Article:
Raccoons are one of the most amazing species of nuisance wildlife you will come across. They are extremely smart and agile and have adapted very well to living in your neighbourhoods. They have been known to easily open sealed coolers, get into cooky bags without ripping the packaging and obviously can get into “wildlife-proof” waste bins at will. Having said all that, they are without a doubt the most troublesome and resilient pests you will encounter. Having a raccoon break into your attic is a big problem, especially once you factor in how likely it is that babies are involved. If a raccoon breaks into your attic between February and August, it is almost always going to be a mom who is either pregnant or recently gave birth to her kits. This is a delicate situation and needs to be handled properly to ensure the safety of the newborns as well as the mom. Keep reading to learn everything you need to know to deal with this scenario safely and quickly.
Baby Raccoons 101
Raccoons will mate during the winter months, I mean winters are cold in Southern Ontario; can’t blame them. The babies will typically be born in March and April. There have been instances of females having second litters later in the summer. This happens due to the loss of the first litter or as the result of a second pregnancy. However, a second litter is a very rare occurrence so you are safe to assume once summer hits there will be no more surprises. Pregnant raccoons will seek out safe, quiet and dark places to build a nest and have their litter. Historically they would use hollowed-out trees, brush piles and abandoned burrows. With residential developments taking over the landscape, they have adapted to breaking into your attic, shed or setting up under your deck.
A litter consists of 3-5 kits who will be heavily dependant on the mom until they are mobile. It usually takes between 6-8 weeks for the young ones to be able to move around on their own, and can take up to 8 months for them to be independent enough to leave the comforts of your home permanently. If you do not hire a professional wildlife and pest removal company you may be cohabitating with these pests until fall.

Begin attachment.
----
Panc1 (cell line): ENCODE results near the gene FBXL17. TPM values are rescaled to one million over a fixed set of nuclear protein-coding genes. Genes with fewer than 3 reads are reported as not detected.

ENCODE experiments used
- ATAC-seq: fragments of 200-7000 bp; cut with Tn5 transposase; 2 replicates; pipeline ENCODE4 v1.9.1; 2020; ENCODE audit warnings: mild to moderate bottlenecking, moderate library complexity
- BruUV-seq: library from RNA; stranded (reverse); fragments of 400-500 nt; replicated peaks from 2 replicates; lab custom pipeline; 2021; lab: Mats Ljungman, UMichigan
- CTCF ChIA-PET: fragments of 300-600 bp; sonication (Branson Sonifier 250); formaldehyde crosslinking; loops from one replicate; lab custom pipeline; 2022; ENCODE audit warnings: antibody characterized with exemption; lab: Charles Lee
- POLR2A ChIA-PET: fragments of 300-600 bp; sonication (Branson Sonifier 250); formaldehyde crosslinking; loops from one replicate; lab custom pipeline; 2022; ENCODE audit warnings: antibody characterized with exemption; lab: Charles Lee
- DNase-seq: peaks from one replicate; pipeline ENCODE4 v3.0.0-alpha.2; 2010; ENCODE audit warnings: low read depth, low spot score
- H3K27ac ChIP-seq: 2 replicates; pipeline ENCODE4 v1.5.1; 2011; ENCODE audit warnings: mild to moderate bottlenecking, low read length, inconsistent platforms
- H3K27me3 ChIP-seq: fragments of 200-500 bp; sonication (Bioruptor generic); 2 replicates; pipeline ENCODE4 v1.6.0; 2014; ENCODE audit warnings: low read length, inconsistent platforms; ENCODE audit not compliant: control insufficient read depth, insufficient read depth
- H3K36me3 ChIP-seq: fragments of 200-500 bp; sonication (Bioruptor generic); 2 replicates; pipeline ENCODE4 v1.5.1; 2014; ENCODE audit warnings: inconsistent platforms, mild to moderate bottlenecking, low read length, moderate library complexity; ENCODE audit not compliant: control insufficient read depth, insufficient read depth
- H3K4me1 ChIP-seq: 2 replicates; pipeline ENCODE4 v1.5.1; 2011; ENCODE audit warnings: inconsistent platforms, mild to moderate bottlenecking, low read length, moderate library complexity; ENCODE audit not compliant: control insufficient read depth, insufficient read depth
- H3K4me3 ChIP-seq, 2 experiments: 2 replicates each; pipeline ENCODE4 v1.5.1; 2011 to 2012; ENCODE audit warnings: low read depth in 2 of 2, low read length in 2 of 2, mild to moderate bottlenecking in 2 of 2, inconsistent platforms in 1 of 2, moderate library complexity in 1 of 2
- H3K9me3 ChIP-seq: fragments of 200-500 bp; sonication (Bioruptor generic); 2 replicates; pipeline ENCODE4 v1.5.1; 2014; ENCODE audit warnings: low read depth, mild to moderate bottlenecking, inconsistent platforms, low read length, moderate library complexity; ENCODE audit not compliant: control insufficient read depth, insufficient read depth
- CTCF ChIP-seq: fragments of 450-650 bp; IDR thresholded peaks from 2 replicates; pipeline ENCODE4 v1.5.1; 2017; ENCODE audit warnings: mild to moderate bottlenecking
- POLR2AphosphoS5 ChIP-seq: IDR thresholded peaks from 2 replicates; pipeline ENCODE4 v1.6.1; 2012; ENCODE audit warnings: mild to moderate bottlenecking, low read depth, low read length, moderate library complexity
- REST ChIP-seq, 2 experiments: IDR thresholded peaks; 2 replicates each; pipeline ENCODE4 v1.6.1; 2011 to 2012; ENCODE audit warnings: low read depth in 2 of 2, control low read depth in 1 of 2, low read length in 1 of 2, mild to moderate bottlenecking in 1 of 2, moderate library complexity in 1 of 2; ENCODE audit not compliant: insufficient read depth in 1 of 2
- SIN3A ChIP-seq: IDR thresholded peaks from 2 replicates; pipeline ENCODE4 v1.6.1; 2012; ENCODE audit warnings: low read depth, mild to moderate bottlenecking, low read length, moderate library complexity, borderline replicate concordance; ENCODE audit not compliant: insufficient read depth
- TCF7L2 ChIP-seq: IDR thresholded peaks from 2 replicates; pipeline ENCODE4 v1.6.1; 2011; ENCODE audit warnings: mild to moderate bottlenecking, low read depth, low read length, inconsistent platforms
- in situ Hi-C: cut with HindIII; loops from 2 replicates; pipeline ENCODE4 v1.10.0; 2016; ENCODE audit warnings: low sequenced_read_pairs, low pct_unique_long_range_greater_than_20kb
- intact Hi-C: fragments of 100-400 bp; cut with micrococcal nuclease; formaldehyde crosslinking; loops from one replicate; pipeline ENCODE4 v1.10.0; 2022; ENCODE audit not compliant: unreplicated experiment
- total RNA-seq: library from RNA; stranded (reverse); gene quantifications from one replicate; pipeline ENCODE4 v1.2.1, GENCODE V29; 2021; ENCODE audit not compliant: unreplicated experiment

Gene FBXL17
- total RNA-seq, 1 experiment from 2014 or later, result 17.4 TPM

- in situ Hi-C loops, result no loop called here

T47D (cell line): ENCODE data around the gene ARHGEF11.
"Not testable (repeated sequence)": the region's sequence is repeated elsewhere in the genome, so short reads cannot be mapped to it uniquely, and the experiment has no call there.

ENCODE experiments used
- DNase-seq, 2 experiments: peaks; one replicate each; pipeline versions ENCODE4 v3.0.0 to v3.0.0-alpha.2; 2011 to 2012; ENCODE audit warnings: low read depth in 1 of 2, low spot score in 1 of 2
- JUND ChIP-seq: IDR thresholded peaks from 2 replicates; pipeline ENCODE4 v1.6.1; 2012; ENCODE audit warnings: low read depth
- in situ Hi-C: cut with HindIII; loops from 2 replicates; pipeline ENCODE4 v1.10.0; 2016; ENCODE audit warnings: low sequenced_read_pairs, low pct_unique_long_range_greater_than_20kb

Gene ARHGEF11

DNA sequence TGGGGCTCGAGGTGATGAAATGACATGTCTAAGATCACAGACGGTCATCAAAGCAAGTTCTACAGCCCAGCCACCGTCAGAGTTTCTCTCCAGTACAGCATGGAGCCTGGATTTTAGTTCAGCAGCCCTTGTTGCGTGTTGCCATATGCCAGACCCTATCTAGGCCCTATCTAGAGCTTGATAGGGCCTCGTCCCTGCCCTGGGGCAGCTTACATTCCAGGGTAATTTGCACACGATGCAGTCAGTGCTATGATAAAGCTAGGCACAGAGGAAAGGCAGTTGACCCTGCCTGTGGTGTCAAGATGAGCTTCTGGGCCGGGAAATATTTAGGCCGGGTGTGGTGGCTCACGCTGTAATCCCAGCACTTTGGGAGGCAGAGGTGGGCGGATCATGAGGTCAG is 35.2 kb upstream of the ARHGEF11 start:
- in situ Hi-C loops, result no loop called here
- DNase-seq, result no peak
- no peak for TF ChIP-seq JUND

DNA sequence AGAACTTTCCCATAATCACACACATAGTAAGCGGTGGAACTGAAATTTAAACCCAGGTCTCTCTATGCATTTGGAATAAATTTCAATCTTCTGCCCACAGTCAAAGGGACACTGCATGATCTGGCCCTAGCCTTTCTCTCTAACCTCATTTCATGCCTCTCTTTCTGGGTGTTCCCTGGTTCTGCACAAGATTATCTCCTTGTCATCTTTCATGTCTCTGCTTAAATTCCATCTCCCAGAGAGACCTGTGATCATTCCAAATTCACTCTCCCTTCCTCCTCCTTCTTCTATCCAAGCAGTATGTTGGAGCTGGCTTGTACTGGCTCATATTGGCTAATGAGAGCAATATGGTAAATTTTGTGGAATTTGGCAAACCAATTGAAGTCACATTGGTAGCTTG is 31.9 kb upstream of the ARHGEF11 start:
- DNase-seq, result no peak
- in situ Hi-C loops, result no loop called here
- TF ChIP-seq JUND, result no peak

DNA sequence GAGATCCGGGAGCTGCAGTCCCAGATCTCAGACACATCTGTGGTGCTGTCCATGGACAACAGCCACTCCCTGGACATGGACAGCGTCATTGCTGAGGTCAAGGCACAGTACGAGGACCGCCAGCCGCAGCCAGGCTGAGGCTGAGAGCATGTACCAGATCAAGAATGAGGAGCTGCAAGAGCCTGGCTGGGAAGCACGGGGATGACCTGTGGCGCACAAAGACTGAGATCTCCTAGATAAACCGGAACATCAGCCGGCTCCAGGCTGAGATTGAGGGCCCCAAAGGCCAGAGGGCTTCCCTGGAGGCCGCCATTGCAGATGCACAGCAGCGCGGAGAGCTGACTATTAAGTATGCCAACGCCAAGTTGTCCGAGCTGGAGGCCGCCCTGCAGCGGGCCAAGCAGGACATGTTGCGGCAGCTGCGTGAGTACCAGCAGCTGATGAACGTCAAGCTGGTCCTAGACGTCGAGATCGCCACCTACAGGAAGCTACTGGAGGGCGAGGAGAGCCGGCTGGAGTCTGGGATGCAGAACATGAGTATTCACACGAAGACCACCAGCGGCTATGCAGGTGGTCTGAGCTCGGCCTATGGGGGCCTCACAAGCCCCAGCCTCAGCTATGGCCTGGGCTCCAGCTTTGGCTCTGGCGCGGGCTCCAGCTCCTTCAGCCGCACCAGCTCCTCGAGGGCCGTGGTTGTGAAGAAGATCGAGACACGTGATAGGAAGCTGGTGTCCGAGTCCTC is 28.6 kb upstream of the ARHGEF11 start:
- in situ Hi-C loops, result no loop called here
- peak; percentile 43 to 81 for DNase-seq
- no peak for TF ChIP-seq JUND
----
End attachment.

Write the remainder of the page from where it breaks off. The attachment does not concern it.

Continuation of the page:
Female raccoons will instinctively return to the spot they were born to have their litters. So it’s in your best interest to deal with any problem quickly. Raccoons carry several diseases and can cause significant damage to your property. You don’t want them as seasonal guests every spring and summer. As cute as they are on Youtube when they are living in your attic and using your roof as a latrine it wears thin quickly.
How Do You Know If You Have Babies in Your Attic?
There are a few indicators to keep an eye and an ear out for that will let you know if you have babies or just a raccoon or two up there partying. The most common ones are:
- Vocalization – both the mom and the kits will be very vocal during the first few weeks especially. Watch the video further down to hear the rather distinctive sound young raccoons make.
- Sightings – a mother raccoon will be very active and will be seen coming and going several times a day as she cares for her young. You will also be able to see protruding nipples on the animal if it’s a mom who recently gave birth.
- Sounds – all wildlife that breaks into attics make noises, but raccoons are the largest. Hearing loud scratching and thumping noises and lots of activity in general are good indicators that you have a family up there.
The reality of raccoons breaking into homes is if it happens during the spring 9 out of 10 times it is a pregnant female, plain and simple. Males rarely break into homes, and if they do it is usually to kill the offspring in a recent litter. Male raccoons view the younger generation as potential competition down the road and will eliminate them if given the opportunity. This is one of the rare occasions when dealing with nuisance wildlife that your assumption will usually be correct.
Safely Dealing With Baby Raccoons
The raccoon removal process, relatively speaking is simple for trained wildlife technicians. The trick is safely evicting the mom while simultaneously ensuring the babies are removed and reunited with the mom in quick succession. If left apart too long or permanently, the babies have no chance of surviving their first week. This is how that process looks:
- The first step is to have a professional assess your home, confirm the presence of babies and determine the appropriate course of action. Trained wildlife and pest removal technicians will be able to put together a game plan that will ensure effectiveness and safety for your home and the animals.
- The next step is to physically remove the babies from the attic. First, you have to thoroughly search the area and make sure you’re not leaving any behind. then they are carefully removed and placed in an insulated box near the exit point. The mom can easily find them there and relocate them. Check out the video below as Jessie completes the process:
- The last step is to install a one-way door system. This allows the mother to leave through this contraption and lock herself out of the home. The babies will be lace beside the exit point and them om will be able to grab her little ones and relocate them to safety.
The important thing here is to make sure the babies are safe while the mom figures out things are safe and leave the attic, Because male raccoons will be looking to harm them as well as other predators in the areas, placing them in an installed, protected enclosure is necessary. The last big consideration is making sure you have created an environment that not only protects the home from future entries but allows the opportunity for mom to easily leave and find her kits.